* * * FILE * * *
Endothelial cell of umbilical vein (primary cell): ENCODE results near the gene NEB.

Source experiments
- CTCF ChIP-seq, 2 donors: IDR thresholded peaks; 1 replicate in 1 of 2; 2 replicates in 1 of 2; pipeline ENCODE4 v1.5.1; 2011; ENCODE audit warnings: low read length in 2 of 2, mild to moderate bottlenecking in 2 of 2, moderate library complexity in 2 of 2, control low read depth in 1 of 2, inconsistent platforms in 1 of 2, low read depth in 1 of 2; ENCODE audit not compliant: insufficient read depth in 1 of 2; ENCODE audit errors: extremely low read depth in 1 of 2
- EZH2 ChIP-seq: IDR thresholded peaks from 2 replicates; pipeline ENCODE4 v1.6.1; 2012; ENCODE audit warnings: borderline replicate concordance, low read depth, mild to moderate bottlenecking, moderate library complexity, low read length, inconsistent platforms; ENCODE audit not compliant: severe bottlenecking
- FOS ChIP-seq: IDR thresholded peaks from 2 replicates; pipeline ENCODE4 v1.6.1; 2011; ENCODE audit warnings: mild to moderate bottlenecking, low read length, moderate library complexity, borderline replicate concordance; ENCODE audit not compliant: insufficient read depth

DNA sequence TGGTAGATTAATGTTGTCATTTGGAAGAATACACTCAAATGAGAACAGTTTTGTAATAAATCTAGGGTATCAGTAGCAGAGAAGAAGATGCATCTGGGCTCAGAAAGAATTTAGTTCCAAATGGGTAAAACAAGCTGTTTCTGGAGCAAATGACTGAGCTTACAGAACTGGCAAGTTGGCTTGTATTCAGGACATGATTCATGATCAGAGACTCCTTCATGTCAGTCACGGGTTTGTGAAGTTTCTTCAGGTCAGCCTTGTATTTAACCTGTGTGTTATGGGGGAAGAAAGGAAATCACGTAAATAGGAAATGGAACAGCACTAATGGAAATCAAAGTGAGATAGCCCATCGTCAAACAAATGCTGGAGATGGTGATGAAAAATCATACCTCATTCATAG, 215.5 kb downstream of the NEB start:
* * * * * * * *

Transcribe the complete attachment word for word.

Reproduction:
Endothelial cell of umbilical vein (primary cell): ENCODE results near the gene NEB.

Source experiments
- CTCF ChIP-seq, 2 donors: IDR thresholded peaks; 1 replicate in 1 of 2; 2 replicates in 1 of 2; pipeline ENCODE4 v1.5.1; 2011; ENCODE audit warnings: low read length in 2 of 2, mild to moderate bottlenecking in 2 of 2, moderate library complexity in 2 of 2, control low read depth in 1 of 2, inconsistent platforms in 1 of 2, low read depth in 1 of 2; ENCODE audit not compliant: insufficient read depth in 1 of 2; ENCODE audit errors: extremely low read depth in 1 of 2
- EZH2 ChIP-seq: IDR thresholded peaks from 2 replicates; pipeline ENCODE4 v1.6.1; 2012; ENCODE audit warnings: borderline replicate concordance, low read depth, mild to moderate bottlenecking, moderate library complexity, low read length, inconsistent platforms; ENCODE audit not compliant: severe bottlenecking
- FOS ChIP-seq: IDR thresholded peaks from 2 replicates; pipeline ENCODE4 v1.6.1; 2011; ENCODE audit warnings: mild to moderate bottlenecking, low read length, moderate library complexity, borderline replicate concordance; ENCODE audit not compliant: insufficient read depth

DNA sequence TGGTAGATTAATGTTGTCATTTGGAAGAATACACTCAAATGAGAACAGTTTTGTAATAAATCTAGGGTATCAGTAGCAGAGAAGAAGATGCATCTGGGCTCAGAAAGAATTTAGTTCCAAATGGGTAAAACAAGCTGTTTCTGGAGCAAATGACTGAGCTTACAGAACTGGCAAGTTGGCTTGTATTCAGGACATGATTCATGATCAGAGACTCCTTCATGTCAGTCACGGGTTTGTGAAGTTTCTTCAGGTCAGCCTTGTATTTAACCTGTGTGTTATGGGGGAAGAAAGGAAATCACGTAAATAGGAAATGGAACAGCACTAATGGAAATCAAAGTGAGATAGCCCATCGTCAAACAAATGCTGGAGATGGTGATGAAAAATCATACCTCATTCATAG, 215.5 kb downstream of the NEB start: